The People of S’pore: Every face tells a story

The People of S'pore- Every face tells a story

For the past two months, IT consultant Robin Ann Rheaume has been roaming the streets of Singapore taking portraits of strangers.

A 70-something hairdresser tending to a customer in Chinatown, three big-bellied butchers chilling out at Tiong Bahru market, an earnest boy scout at a hawker centre in Serangoon Gardens, a cheery Catholic nun at Waterloo Street.

The individuals she captures are as diverse as they are unique.

The former investment banker uploads these snapshots and anecdotes about her subjects onto The People of Singapore (POS), a Facebook page she created to capture the textures in the fabric of Singapore life.

She hopes it will help to debunk the Singaporean stereotype.

“There is this amorphous, greedy and kiasu stereotype created of the Singaporean which I believe is not quite accurate,” said the Canadian-born Singapore permanent resident, who has lived here for the last 20 years.

She also hopes her photos will provoke discussion about issues such as national identity.

“I wanted to participate in the national conversation but I felt it shouldn’t involve my face or my voice,” said Ms Rheaume, 48.

She modelled her page on the Humans of New York project started by American photographer Brandon Stanton in 2010.

The project had attracted more than half a million followers on Facebook as of January.

She has kept POS low-key but it has attracted more than 600 “likes” since it was launched in February.

Editorial assistant Dan Koh, 25, described the page as a simple but great idea. “It’s very casual but very genuine and very heartfelt,” he said, adding that he was surprised it was the initiative of a foreigner.

Homemaker Yin Yan Lin, 39, who chanced upon the site last week, agreed.

The mother of two young boys said: “What I like is that she takes the auntie, uncle and Ah Soh in the street – folks whom we may easily dismiss – and frames them to show how every person is a unique individual with a story to tell. It’s like ordinary people made extraordinary.”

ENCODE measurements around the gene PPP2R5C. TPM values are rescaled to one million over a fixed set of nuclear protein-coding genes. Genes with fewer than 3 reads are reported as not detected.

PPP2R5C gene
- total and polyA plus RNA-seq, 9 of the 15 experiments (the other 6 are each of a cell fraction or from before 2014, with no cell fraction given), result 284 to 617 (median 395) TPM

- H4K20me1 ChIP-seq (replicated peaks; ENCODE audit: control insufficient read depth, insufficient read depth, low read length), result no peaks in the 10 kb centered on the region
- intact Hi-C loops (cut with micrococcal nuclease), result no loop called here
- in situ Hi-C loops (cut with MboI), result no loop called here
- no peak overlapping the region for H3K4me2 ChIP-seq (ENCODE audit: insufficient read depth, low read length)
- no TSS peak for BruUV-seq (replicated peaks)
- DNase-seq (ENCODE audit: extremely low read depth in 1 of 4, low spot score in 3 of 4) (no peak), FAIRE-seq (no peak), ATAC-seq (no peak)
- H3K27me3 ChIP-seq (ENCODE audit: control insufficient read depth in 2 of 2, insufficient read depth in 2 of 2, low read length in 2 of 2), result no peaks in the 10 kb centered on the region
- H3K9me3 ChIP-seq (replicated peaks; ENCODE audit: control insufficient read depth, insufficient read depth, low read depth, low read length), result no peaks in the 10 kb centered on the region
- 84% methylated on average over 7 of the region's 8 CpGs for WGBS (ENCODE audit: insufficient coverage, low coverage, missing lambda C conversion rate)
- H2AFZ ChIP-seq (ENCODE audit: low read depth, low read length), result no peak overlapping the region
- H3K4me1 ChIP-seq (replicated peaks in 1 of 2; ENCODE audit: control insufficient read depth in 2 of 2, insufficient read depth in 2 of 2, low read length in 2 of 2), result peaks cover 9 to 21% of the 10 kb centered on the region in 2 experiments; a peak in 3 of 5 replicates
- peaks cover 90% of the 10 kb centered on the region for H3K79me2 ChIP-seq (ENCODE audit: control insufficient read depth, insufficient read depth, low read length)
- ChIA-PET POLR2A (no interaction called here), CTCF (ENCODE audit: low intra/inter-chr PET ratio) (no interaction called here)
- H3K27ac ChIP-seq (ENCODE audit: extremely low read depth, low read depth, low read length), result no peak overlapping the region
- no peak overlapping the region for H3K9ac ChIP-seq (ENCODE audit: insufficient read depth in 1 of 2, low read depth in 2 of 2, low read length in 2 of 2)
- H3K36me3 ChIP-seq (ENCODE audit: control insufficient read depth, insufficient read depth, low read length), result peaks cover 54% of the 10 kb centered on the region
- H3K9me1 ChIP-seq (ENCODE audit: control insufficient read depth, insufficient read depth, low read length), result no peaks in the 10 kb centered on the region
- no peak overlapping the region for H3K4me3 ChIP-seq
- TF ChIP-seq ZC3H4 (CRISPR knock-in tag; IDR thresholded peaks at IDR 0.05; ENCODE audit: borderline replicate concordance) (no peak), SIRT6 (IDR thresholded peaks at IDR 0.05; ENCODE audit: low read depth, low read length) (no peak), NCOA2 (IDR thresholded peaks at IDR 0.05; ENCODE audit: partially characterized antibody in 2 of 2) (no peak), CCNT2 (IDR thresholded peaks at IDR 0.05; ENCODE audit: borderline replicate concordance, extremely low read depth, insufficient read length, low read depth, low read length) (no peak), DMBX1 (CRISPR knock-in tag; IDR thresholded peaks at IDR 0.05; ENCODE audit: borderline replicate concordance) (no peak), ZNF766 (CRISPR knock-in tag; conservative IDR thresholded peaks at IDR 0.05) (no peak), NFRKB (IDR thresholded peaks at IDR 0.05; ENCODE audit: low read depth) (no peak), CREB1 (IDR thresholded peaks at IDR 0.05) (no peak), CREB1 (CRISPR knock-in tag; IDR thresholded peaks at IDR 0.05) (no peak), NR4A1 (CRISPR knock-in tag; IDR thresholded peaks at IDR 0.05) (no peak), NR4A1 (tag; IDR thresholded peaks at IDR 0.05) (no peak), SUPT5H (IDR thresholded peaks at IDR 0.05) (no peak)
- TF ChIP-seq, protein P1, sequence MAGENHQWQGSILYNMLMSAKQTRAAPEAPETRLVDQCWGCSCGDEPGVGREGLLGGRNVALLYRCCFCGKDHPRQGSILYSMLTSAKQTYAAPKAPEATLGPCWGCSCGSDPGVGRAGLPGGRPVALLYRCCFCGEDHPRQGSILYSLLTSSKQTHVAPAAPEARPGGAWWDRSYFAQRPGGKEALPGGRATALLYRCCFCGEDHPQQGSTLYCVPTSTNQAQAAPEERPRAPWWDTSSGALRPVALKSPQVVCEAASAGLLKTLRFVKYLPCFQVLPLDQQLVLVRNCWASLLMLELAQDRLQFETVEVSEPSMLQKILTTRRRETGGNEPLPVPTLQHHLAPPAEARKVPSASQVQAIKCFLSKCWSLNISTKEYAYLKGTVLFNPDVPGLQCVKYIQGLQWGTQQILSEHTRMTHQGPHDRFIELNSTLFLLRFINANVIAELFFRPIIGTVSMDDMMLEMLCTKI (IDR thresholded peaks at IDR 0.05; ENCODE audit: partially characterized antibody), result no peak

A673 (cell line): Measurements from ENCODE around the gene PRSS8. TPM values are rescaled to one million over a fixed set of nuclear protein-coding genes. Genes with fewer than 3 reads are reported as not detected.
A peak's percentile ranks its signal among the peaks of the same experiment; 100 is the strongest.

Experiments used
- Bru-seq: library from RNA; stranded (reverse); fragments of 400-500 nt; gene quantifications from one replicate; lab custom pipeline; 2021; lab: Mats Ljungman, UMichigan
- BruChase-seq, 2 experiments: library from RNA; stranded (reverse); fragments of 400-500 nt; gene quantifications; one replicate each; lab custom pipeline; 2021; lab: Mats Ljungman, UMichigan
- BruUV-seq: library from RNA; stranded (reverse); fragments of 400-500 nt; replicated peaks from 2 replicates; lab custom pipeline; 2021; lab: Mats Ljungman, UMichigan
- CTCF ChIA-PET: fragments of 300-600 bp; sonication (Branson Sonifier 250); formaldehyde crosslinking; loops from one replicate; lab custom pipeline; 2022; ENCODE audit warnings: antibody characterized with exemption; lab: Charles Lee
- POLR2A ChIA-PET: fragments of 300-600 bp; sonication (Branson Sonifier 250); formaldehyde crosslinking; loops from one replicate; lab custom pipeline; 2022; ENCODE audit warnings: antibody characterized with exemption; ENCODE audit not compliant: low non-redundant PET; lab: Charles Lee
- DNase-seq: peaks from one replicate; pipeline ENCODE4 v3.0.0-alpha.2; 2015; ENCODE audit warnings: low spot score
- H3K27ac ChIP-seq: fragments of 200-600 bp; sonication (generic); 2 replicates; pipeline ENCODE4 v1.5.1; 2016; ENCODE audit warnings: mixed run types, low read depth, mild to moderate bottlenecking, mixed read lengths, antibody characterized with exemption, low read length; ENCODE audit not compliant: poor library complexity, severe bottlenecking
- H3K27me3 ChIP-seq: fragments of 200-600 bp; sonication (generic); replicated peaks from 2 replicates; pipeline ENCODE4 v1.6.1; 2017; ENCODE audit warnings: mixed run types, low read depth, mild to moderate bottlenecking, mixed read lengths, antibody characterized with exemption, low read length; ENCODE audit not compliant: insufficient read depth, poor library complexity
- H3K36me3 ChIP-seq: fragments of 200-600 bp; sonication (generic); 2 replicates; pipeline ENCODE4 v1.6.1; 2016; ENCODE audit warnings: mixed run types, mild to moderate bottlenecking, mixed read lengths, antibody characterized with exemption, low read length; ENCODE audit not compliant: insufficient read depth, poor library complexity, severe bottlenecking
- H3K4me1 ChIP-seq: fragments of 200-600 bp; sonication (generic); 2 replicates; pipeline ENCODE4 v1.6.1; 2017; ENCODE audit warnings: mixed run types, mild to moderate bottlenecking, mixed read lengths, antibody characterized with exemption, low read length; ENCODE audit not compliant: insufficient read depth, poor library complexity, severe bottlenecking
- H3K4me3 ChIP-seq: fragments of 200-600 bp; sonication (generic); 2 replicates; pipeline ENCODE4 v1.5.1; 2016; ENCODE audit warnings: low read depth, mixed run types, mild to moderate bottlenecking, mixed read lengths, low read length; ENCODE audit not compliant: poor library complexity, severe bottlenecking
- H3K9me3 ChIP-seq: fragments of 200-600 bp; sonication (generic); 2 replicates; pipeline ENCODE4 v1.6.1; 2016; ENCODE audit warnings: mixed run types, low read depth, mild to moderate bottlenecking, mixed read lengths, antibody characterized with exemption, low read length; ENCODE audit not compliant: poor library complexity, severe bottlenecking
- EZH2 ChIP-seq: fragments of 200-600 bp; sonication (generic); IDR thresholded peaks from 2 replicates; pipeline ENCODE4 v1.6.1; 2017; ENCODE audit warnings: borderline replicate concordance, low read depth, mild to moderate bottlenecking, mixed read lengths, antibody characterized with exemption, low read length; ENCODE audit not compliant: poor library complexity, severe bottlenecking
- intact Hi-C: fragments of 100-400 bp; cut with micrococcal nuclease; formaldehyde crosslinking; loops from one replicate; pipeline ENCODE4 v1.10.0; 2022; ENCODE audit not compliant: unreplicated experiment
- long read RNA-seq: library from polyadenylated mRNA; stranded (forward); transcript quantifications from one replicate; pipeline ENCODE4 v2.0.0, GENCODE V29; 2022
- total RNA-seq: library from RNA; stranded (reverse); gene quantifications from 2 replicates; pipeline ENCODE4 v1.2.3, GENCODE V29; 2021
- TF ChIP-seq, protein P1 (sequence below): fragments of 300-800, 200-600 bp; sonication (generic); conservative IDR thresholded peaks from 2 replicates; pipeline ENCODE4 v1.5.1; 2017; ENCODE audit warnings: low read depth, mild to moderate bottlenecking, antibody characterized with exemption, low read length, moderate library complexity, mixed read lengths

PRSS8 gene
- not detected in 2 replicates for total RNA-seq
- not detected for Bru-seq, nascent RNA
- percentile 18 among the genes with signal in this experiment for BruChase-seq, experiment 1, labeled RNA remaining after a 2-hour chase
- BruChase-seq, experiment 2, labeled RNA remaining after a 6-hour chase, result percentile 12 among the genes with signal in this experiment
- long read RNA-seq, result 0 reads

Indeed, that is a key reason why Ms Rheaume started POS.

“When you live in a city, it’s just normal to dehumanise the people around you because it’s hard to give time to every single person who comes by. The poor dehumanise the rich; the rich dehumanise the poor.”

Starting POS, she said, is like going into the wardrobe in the C.S. Lewis children’s classic, The Lion, The Witch And The Wardrobe.

“You go through this secret passage and suddenly you’re in this parallel dimension which has been there all the time and it’s full of interesting people with interesting stories. They were there walking among us all the time but we just didn’t notice.”

She came to Singapore to work at a bank in 1992 and felt at home immediately. “I can’t put a finger on why I fell in love with Singapore. I just did,” she said.

At one time the regional head of credit risk management for a foreign bank, she left banking after the financial crisis and became an IT consultant as she was adept at social media and programming.

She now works as a consultant for a local IT company and also helps to build systems and programs free of charge for non-profit organisations.

Effervescent with a competent grasp of Singlish, Ms Rheaume found the going hard when she first started POS.

“I didn’t know what to do or where to go, so I started with Orchard Road, which is just about the worst place to go to. Besides, half the people on Orchard Road aren’t even Singaporean,” she said.

She was rejected by many of the people she approached.

Her break came when she got a scoop.

She heard a rumour that Chin Mee Chin, the old bakery in Katong, was going to close so she headed there with her camera.

“I took a picture of the aunty there and she said no, it was not closing. I went home and put the picture up and more than 40,000 people saw it,” she said.

The response convinced her she was on to a good thing.

She ventures out whenever she can to shoot pictures of interesting folk she comes across.

A friend often goes with her to help with translation.

The feedback to the more than 100 portraits she has posted so far has been overwhelmingly positive and encouraging.

Ms Rheaume said she does not hesitate to remove negative comments.

“I really do not want people whose pictures show up here to be subject to nasty comments and regret being part of this,” she said. Meanwhile, getting people to open up to her has become a lot easier.

“If you are nice to people, you make their day so it’s a really worthwhile endeavour. And you’ll find there is a limitless supply of really cool people out there.”

Source: The Straits Times